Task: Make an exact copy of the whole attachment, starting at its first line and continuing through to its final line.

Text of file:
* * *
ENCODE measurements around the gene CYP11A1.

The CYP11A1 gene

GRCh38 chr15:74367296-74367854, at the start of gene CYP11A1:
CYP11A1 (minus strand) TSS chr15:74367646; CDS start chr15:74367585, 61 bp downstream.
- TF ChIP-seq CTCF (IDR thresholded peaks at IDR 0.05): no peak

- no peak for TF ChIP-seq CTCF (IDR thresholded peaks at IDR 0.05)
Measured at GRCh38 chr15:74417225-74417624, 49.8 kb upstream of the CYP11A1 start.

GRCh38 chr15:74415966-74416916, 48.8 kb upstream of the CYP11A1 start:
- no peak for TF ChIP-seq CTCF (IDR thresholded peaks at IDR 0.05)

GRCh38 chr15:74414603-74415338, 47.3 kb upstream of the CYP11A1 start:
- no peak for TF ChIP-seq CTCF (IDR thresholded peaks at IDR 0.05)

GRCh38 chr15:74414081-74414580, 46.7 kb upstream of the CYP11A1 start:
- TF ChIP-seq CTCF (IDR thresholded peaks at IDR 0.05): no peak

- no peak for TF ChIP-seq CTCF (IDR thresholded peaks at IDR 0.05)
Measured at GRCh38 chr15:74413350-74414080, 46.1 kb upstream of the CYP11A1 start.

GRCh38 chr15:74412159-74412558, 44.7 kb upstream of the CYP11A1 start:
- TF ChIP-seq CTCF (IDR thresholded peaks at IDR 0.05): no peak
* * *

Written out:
ENCODE measurements around the gene CYP11A1.

The CYP11A1 gene

GRCh38 chr15:74367296-74367854, at the start of gene CYP11A1:
CYP11A1 (minus strand) TSS chr15:74367646; CDS start chr15:74367585, 61 bp downstream.
- TF ChIP-seq CTCF (IDR thresholded peaks at IDR 0.05): no peak

- no peak for TF ChIP-seq CTCF (IDR thresholded peaks at IDR 0.05)
Measured at GRCh38 chr15:74417225-74417624, 49.8 kb upstream of the CYP11A1 start.

GRCh38 chr15:74415966-74416916, 48.8 kb upstream of the CYP11A1 start:
- no peak for TF ChIP-seq CTCF (IDR thresholded peaks at IDR 0.05)

GRCh38 chr15:74414603-74415338, 47.3 kb upstream of the CYP11A1 start:
- no peak for TF ChIP-seq CTCF (IDR thresholded peaks at IDR 0.05)

GRCh38 chr15:74414081-74414580, 46.7 kb upstream of the CYP11A1 start:
- TF ChIP-seq CTCF (IDR thresholded peaks at IDR 0.05): no peak

- no peak for TF ChIP-seq CTCF (IDR thresholded peaks at IDR 0.05)
Measured at GRCh38 chr15:74413350-74414080, 46.1 kb upstream of the CYP11A1 start.

GRCh38 chr15:74412159-74412558, 44.7 kb upstream of the CYP11A1 start:
- TF ChIP-seq CTCF (IDR thresholded peaks at IDR 0.05): no peak